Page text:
Why Are DUI Convicts Considered High Risk Drivers?
If you are convicted for driving under the influence of alcohol or drugs (DUI/DWI), you will be classified as a high risk driver and you will be subject for fines and penalties. In addition to your classification as a high risk driver, there is also the possibility of increased car insurance rates and the possibility of auto-insurance companies denying you coverage. Find out why DUI convicts are considered high-risk drivers. If you plan buying auto insurance online, visit our website and get free quotes.
Alcohol (and other intoxicants) affects the central nervous system and impairs driving ability, slowing reaction times and concentration while affecting our ability to monitor speed. Research shows that, because of these effects, those with .09 blood alcohol concentration (BAC) or greater are 11 times more likely to be involved in a fatal crash than completely sober drivers. Every state (and D.C.) makes it illegal to drive with a blood alcohol concentration of .08 percent or higher. And the penalties for a DUI are stiff. State laws vary, but most states, at the very least, levy a fine and suspend or revoke driving privileges. The amount will vary depending on individual circumstances but for a typical one-car/one-driver policy, the average premium could increase by a few hundred dollars.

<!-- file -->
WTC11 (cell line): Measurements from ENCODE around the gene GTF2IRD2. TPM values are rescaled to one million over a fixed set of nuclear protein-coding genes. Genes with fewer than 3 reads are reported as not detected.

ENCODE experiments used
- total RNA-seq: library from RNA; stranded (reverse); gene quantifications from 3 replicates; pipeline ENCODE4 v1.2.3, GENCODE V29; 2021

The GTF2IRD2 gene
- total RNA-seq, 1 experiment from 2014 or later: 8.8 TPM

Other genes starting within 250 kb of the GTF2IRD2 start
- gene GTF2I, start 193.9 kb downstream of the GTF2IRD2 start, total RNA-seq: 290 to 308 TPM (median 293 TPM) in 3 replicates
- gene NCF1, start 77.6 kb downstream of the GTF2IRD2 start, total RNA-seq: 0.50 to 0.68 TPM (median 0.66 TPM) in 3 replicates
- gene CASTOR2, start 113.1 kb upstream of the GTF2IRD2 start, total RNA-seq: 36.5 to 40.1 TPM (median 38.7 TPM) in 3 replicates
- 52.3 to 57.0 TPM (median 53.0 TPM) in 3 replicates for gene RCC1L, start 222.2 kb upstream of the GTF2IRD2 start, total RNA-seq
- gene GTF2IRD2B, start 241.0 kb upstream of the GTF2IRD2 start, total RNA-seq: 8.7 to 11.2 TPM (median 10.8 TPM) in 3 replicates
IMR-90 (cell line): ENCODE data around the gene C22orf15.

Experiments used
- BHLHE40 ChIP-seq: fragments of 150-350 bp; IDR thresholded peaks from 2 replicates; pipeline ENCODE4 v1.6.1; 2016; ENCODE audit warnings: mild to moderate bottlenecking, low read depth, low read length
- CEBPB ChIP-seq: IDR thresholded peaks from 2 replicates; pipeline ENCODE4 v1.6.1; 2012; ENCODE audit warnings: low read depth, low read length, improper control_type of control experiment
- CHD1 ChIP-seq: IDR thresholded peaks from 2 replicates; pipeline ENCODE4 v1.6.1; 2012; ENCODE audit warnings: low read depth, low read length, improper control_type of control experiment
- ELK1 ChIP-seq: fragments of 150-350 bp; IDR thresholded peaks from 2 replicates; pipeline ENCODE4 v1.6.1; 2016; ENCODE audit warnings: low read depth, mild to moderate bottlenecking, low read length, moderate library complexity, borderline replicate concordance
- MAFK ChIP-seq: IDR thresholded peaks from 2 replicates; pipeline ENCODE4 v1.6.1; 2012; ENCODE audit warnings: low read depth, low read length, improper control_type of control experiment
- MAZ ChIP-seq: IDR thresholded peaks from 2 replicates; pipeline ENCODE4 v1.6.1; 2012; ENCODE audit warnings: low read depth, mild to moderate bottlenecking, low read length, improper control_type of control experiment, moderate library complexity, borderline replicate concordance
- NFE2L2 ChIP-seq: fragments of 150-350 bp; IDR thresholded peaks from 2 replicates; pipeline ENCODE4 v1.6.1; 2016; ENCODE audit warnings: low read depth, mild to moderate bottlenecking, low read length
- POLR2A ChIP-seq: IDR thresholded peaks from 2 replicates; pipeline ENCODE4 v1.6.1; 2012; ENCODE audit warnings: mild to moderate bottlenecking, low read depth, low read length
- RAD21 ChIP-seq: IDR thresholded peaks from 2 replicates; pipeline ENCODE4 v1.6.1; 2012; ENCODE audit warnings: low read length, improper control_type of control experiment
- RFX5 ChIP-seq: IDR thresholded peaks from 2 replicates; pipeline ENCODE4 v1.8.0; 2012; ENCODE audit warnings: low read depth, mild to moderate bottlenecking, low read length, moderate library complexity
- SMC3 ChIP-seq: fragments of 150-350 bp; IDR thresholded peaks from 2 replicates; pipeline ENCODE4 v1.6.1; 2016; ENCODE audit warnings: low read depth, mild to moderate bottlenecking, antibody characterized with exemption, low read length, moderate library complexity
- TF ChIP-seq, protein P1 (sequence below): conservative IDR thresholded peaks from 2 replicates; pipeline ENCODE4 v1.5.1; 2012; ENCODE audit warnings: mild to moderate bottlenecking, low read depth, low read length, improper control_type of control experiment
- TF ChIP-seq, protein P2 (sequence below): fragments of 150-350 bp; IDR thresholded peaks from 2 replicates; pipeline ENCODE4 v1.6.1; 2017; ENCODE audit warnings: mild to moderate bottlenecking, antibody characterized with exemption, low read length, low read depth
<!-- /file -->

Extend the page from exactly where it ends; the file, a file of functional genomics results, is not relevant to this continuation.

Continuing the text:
After your drunk-driving conviction, you will be considered a high-risk driver. Most states require such drivers to obtain from their insurance companies for filing with the state SR-22 forms, which certify that high-risk drivers are insured. These insurance issues are highly regulated by each state and can vary in how they are handled, so it is important to know the law in your state and what variations to these issues that law may bring.
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